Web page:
How to Resize Disk of a VM Instance in Google Cloud. In this guide you are going to learn how to resize the disk space of your Compute Engine instance on the fly without any downtime.
You can also attach and mount new additional disk to your instance instead of resizing your disk.
- SSH access to your VM Instance.
- Backup your disk by creating a snapshot of your disk. You can also setup automatic snapshot schedules.
- Basic SSH terminal skills to execute commands.
Important: You can only enlarge the size of the existing disk, you cannot shrink your disk to lower size.
Step 1: Check Disk Size
Before resizing your disk size you can check your available disk space so you will get an idea about the available space in your disk. It is recommended to increase the size if your used space is more than 80%.
Execute the following command to check the disk space.
You will get an output similar to the one below.
Output Filesystem Size Used Avail Use% Mounted on udev 286M 0 286M 0% /dev tmpfs 60M 2.4M 57M 4% /run /dev/sda1 9.8G 1.1G 8.2G 12% / tmpfs 297M 0 297M 0% /dev/shm tmpfs 5.0M 0 5.0M 0% /run/lock tmpfs 297M 0 297M 0% /sys/fs/cgroup
/dev/sda1 is the one which shows the available and used space of your disk. I tested this on a new fresh disk with 10GB space.
Step 2: Check Partition
Now you need to check the partitions available on the your disk.
This command shows the available partitions. You will get an output similar to this.
Output NAME MAJ:MIN RM SIZE RO TYPE MOUNTPOINT sda 8:0 0 10G 0 disk └─sda1 8:1 0 10G 0 part /
In this case we having only one partition.
As you can see,
sda is the
1 is the partition number.
Step 3: Increase Disk Size
Go to your Google Cloud Console and navigate to Compute >> VM Instances.
Click the name of the instance where you want to add a disk.
Scroll down to Boot disk and click on the disk name.
Now you will be taken to the Disk Management page.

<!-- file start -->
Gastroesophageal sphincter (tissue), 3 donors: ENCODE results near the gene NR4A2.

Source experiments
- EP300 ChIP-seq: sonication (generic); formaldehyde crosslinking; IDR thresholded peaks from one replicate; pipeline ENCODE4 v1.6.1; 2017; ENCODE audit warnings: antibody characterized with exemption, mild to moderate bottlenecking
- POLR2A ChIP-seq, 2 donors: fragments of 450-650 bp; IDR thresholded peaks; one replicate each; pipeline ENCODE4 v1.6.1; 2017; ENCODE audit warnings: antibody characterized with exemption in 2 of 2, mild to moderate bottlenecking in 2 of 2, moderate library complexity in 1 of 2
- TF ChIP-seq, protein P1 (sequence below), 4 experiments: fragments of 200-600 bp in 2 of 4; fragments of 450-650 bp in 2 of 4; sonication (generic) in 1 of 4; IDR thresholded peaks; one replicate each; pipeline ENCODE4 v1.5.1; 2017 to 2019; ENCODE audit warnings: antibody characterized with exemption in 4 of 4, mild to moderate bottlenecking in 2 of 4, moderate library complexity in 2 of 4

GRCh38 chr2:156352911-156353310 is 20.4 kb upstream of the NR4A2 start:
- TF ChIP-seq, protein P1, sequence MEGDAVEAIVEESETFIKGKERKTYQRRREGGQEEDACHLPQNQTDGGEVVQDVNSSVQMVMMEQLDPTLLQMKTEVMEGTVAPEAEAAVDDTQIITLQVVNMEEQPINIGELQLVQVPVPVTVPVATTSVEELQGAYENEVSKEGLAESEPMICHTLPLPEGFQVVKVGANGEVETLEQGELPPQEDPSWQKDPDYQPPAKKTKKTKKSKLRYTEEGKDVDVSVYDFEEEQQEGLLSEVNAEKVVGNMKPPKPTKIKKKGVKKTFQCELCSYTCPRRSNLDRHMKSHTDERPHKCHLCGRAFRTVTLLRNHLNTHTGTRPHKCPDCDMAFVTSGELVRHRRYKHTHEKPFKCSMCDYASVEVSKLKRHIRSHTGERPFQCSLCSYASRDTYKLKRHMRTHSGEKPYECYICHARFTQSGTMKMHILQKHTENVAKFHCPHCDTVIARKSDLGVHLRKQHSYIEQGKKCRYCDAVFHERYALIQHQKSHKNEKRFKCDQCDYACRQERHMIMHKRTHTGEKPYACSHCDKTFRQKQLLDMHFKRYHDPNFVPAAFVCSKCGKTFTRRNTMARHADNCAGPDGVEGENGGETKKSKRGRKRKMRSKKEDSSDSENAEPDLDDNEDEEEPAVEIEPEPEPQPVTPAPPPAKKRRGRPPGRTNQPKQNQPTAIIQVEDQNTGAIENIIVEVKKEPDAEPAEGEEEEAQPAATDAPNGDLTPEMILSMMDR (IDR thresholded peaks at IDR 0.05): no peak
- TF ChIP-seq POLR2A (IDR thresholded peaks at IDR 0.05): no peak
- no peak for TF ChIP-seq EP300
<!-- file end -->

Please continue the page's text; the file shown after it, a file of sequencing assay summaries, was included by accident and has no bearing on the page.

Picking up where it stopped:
Click Edit on the top.
Here you can specify the size of you need.
Click Save in the bottom to apply the changes.
Step 4: Grow Partition
Now you need to resize the partition using the
growpart command with your device id and partition number.
sudo growpart /dev/sda 1
You will get something similar.
Output CHANGED: partition=1 start=4096 old: size=20967424 end=20971520 new: size=1048571871,end=1048575967
Step 5: Resize File System
The last step is to resize the filesystem with the
sudo resize2fs /dev/sda1
The output will be like this.
Output resize2fs 1.43.4 (31-Jan-2017) Filesystem at /dev/sda1 is mounted on /; on-line resizing required old_desc_blocks = 2, new_desc_blocks = 63 The filesystem on /dev/sda1 is now 131071483 (4k) blocks long.
Step 6: Verify the Setup
Now you can verify the disk space using the
df command. Your disk space must have rezised to the additional space you added.
Output Filesystem Size Used Avail Use% Mounted on udev 286M 0 286M 0% /dev tmpfs 60M 2.4M 57M 4% /run /dev/sda1 493G 1.2G 471G 1% / tmpfs 297M 0 297M 0% /dev/shm tmpfs 5.0M 0 5.0M 0% /run/lock tmpfs 297M 0 297M 0% /sys/fs/cgroup
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Now you have learned how to resize your VM Instance without restarting and without downtime.
I don’t see the size option on the Disk Management page. Any ideas on what else I can do?
You need to click the edit button on your disk details page to see the size option
Easy to follow and worked like a charm…. great article many thanks
For windows cloud instance I have updated disk size from 100 GB to 500 GB, but it is not reflecting. What could be the reason?
F0r Windows instance you need to follow this
1. Login with RDP
2. Open a command prompt, and then run the diskmgmt.msc command to launch Disk Management. For Action, choose Refresh.
3. Open the context (right-click) menu for the Volume, and then choose Extend Volume.
4. Choose Next, Next, Finish.
Thx guys, you are definetly life savers. Helped many times to me while dealing my own web server.
Thanks for the good post! Helped a lot
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If I do all these steps to increase the size, does it mean it will remove all the existing data from the boot disk??
No, it wont remove the existing data. Your data will be there as it is.
Worked as explained. Thanks for the instructions.
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